Raising Jake begins when Samuel, a fifty-something, burned out tabloid newspaper reporter receives a call in the middle of the day from his son's elite private school. The headmaster would usually call his ex-wife about matters regarding their seventeen year old son, Jake. She is out of town, however, so the fact that the headmaster is calling Samuel must mean it's bad news.
Samuel is shocked to learn the reason for the call is an essay his son wrote that the school did not like. An essay? He had expected something more serious. But Jake won't apologize for what he wrote, he is expelled.
Samuel - who had been fired just an hour before for leaving in the middle of the day before a deadline - takes Jake home for the weekend, since his mother is out of town. The two realize they know nothing about each other, and Jake longs to know about his roots.
The next day, Samuel takes Jake to see where his dad grew up, and the story of Samuel's childhood slowly comes out, as do Jake's dreams, and the mature-beyond-his-years personality and outlook on life Samuel never imagined his son possessed.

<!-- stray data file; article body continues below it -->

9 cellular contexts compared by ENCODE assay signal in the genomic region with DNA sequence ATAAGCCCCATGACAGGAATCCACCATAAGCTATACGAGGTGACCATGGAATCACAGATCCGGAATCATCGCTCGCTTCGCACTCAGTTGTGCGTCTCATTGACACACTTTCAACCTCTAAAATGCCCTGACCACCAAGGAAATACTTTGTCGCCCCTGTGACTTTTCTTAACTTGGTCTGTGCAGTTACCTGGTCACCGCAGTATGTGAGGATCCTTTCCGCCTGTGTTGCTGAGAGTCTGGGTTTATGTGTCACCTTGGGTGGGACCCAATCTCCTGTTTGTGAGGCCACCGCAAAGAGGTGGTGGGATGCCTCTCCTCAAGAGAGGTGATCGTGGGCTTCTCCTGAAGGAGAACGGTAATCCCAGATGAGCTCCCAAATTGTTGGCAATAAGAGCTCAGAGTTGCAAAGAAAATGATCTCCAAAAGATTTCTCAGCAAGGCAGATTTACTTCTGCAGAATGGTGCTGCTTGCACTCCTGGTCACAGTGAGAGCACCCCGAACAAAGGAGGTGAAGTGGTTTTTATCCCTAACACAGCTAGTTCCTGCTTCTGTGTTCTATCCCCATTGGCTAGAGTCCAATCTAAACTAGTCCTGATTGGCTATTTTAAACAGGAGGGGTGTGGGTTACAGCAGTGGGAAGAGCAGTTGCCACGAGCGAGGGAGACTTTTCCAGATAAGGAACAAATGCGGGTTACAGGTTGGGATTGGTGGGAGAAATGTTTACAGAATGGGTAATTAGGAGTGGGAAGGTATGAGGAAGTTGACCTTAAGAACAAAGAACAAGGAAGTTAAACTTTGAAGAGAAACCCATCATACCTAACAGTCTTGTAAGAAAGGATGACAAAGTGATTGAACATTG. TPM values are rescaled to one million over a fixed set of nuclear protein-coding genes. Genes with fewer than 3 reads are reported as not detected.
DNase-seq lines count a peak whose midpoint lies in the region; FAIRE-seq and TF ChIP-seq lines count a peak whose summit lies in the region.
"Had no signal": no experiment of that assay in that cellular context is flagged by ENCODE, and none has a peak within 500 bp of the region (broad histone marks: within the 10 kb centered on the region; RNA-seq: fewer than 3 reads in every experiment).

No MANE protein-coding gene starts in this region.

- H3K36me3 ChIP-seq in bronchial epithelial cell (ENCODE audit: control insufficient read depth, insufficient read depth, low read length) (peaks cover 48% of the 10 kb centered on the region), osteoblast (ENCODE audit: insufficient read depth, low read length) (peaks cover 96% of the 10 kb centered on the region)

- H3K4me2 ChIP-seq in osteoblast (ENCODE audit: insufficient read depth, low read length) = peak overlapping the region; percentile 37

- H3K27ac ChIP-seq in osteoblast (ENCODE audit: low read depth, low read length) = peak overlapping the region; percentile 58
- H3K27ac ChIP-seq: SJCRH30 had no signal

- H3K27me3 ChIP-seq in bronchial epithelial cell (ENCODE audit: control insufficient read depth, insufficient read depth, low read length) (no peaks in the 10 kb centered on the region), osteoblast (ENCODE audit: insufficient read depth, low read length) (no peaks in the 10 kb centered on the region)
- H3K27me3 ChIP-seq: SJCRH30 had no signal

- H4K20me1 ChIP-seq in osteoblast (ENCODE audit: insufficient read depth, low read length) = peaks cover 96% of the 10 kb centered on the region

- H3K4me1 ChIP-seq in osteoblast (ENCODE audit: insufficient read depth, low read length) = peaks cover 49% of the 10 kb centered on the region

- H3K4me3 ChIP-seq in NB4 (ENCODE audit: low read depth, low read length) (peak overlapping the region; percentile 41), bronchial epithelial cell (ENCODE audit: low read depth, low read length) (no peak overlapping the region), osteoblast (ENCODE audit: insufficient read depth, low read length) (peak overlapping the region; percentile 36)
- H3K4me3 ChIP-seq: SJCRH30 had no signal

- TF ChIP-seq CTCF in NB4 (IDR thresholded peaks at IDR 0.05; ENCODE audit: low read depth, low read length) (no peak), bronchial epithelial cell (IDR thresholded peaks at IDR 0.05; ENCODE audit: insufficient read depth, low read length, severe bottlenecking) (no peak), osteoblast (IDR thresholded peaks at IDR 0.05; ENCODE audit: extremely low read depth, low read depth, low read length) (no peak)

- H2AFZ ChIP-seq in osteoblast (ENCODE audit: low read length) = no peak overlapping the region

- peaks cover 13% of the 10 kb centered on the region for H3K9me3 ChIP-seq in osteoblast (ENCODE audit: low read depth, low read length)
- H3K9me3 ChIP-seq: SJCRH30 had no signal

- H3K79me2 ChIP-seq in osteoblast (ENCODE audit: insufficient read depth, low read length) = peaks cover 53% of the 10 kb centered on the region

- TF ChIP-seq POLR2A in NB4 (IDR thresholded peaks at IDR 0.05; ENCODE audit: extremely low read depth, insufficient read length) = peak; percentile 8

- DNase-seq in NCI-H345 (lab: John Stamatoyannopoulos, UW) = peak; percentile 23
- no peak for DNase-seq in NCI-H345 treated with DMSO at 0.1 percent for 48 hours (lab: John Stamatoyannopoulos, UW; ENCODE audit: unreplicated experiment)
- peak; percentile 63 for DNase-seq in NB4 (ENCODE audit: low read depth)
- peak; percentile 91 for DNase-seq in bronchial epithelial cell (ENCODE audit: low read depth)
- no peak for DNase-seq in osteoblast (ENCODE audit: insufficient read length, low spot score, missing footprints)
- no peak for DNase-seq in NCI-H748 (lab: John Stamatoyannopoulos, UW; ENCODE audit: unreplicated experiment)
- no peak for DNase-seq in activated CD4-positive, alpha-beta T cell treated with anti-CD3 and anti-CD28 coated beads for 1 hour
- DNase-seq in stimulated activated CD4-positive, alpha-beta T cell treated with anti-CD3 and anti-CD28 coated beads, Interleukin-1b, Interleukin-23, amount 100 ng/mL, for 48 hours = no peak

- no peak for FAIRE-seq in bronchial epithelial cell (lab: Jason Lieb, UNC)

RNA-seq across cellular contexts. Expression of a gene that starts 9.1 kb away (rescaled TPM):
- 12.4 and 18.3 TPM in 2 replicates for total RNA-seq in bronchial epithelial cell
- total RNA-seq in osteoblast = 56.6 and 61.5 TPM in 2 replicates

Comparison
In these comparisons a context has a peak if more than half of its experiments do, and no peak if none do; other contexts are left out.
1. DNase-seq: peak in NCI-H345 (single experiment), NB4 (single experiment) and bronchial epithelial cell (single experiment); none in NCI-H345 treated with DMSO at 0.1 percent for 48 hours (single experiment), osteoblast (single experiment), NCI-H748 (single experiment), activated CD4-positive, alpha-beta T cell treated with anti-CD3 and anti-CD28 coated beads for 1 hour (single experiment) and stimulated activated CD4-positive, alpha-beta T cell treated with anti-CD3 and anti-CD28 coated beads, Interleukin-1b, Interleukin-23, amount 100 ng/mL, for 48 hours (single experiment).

The majority of the book takes place over two days, and is very well written with good pacing. Chapters ended in just the right places to keep me reading more, and flashbacks from Samuel's childhood were inserted in a flowing, non-jarring manner. Father and son both gain understanding of each other, themselves, and life, and seem to take on the role of both father and son at various places in the story.
I got this as a free Kindle download from Amazon.com many months ago, but having read it, I believe it is worth buying. I give this book 4 out of 5 stars.
This review was contributed by Jen, who can be found here. Unfortunately Jen is no longer able to contribute to The Last Page full time, however managed to find the time for one last review. Good Luck with everything in the future Jen!